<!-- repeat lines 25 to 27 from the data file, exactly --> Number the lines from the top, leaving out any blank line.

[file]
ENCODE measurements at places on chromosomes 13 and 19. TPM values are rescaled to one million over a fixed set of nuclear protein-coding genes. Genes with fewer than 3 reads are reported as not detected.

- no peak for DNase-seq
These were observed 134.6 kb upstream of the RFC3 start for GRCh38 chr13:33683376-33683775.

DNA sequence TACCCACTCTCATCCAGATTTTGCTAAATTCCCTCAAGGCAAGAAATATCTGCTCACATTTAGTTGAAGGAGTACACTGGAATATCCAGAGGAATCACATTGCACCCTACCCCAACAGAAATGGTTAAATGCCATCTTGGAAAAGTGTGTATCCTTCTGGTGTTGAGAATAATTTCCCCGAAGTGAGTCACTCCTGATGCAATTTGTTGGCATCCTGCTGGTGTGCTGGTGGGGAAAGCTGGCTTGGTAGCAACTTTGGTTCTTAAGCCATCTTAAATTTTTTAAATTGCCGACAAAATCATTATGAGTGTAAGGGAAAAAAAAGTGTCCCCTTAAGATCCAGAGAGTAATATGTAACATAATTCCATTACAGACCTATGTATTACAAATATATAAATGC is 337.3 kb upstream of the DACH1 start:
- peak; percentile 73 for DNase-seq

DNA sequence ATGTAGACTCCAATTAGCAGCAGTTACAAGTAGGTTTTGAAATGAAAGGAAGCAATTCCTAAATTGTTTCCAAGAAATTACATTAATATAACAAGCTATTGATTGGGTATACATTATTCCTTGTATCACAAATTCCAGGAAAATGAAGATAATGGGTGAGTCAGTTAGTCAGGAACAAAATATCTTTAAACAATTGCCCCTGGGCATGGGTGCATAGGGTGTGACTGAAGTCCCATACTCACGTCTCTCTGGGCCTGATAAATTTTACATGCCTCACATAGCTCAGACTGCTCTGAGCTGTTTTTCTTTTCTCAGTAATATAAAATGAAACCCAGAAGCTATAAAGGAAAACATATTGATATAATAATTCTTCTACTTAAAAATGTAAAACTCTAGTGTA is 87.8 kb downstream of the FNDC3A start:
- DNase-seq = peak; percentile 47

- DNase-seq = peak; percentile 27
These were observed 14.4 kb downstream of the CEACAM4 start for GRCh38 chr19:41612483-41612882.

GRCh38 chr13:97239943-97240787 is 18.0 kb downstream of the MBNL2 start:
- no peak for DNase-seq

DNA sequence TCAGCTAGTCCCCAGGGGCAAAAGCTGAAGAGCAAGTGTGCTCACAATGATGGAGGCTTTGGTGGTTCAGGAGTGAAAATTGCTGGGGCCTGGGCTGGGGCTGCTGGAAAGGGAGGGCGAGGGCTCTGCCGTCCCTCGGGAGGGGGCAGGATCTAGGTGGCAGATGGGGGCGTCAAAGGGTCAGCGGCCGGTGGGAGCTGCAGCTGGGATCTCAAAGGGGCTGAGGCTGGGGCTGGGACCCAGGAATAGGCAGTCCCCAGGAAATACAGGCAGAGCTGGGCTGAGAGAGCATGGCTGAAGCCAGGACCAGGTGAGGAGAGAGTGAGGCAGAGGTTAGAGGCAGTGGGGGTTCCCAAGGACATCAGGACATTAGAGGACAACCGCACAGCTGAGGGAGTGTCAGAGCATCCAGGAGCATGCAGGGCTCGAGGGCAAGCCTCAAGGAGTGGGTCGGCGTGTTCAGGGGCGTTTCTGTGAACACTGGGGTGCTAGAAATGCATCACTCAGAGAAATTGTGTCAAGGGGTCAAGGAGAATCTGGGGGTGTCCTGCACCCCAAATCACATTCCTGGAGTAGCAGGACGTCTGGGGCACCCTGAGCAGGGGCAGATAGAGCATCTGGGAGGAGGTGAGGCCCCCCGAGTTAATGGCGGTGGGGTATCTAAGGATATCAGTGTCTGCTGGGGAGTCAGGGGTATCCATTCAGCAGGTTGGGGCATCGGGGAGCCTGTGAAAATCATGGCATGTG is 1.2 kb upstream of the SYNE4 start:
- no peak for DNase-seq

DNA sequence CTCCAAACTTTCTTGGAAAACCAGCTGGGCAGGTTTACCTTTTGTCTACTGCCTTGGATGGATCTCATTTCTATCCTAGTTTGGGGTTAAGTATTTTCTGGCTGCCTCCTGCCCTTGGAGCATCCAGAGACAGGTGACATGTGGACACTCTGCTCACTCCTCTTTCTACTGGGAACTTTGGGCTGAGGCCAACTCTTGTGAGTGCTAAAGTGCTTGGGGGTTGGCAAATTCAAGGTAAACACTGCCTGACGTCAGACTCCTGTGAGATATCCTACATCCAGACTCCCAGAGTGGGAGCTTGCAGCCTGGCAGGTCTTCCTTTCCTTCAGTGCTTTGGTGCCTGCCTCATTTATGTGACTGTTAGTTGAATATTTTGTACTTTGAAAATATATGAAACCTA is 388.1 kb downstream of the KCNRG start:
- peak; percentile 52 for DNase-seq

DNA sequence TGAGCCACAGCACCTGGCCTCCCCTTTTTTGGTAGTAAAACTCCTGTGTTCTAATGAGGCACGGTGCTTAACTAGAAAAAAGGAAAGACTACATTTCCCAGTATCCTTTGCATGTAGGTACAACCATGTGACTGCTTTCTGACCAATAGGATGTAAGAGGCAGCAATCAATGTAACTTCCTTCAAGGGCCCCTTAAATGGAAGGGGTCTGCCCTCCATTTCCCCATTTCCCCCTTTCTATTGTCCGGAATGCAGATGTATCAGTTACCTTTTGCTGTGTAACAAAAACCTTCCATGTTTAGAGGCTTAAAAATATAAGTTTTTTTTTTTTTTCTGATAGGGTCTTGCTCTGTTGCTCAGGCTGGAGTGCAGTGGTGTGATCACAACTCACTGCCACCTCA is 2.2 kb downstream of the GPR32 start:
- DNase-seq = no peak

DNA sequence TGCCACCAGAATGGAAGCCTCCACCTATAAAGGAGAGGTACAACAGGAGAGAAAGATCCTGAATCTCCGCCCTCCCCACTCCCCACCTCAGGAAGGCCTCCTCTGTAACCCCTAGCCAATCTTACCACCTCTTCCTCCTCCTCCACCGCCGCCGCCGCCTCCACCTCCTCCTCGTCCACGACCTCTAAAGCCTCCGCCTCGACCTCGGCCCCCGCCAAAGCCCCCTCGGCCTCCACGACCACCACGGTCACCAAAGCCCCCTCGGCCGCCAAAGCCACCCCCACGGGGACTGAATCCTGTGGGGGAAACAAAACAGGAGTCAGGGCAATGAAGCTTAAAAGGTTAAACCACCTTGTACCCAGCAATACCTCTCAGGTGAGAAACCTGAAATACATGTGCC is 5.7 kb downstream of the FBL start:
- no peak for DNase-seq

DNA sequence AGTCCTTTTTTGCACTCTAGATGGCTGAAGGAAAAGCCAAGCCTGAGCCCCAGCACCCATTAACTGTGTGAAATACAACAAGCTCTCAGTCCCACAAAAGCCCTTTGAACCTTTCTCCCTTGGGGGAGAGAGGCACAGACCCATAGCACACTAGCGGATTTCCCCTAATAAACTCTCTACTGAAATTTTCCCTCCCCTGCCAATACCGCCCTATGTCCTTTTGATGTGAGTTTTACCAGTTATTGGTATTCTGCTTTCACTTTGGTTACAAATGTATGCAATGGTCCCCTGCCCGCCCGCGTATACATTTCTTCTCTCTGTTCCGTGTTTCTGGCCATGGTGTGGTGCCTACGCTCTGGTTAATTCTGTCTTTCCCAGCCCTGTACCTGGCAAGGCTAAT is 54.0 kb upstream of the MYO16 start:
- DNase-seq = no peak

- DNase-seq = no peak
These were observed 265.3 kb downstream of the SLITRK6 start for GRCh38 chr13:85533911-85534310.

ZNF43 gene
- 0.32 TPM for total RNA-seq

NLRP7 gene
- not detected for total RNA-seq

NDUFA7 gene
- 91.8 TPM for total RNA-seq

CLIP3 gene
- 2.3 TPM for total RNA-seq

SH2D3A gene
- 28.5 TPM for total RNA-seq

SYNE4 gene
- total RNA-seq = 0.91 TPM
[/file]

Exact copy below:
- 0.32 TPM for total RNA-seq

NLRP7 gene
- not detected for total RNA-seq